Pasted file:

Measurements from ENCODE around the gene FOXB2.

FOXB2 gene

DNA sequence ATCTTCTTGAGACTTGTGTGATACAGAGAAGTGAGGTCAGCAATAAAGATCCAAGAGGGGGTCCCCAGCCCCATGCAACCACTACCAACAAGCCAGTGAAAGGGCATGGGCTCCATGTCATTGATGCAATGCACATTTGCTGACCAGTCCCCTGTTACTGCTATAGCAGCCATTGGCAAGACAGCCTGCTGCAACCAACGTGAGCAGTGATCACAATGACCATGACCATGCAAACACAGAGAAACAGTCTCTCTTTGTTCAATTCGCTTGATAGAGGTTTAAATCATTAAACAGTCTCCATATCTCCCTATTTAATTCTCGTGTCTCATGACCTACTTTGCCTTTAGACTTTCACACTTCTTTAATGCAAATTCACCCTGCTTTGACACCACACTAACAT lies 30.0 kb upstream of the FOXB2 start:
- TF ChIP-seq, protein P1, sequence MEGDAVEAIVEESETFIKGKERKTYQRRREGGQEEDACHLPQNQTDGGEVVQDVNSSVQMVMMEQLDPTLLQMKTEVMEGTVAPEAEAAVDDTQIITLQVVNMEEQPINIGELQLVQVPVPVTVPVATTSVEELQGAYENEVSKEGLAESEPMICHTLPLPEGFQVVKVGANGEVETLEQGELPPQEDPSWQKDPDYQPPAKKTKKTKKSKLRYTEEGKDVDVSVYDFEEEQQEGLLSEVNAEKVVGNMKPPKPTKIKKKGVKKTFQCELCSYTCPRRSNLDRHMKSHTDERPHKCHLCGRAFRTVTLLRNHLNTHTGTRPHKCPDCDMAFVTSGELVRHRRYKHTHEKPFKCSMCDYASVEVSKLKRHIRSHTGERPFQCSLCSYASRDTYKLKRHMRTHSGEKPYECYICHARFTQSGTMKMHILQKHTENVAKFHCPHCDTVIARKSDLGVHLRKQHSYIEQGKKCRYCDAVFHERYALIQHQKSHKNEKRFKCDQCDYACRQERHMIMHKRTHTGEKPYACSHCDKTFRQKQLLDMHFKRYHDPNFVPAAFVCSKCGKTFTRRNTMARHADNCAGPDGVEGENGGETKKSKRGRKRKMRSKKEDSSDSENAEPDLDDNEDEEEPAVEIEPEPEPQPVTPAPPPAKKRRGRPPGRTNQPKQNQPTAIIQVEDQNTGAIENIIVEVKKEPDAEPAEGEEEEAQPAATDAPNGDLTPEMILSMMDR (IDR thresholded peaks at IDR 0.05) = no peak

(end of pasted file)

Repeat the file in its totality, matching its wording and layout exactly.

Measurements from ENCODE around the gene FOXB2.

FOXB2 gene

DNA sequence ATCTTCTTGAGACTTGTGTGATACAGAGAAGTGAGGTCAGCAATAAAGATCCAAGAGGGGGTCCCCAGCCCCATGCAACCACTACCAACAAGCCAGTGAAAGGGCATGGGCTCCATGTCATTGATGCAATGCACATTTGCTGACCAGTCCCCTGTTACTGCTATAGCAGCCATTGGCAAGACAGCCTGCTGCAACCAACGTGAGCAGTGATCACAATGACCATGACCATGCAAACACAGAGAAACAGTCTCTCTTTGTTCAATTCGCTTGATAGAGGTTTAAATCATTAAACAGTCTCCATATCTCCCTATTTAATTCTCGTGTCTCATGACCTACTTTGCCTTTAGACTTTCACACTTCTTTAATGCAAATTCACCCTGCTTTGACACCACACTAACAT lies 30.0 kb upstream of the FOXB2 start:
- TF ChIP-seq, protein P1, sequence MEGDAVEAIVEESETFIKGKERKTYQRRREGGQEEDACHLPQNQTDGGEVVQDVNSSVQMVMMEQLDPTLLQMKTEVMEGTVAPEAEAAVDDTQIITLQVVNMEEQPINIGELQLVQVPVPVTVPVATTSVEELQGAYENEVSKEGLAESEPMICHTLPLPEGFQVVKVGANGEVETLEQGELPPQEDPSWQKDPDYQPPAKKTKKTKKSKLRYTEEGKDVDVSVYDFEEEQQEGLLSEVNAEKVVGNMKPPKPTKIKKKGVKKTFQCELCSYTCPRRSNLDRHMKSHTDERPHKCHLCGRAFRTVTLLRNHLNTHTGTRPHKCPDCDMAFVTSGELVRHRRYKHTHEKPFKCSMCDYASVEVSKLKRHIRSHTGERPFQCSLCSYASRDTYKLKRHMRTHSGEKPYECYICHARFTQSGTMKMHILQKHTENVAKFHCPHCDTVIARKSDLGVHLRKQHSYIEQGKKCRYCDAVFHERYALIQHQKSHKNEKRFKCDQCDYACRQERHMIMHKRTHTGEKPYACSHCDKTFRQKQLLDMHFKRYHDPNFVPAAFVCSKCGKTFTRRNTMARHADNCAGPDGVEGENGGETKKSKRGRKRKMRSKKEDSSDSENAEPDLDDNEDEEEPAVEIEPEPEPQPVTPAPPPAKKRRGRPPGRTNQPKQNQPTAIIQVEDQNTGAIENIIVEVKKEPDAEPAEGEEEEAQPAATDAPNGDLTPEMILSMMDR (IDR thresholded peaks at IDR 0.05) = no peak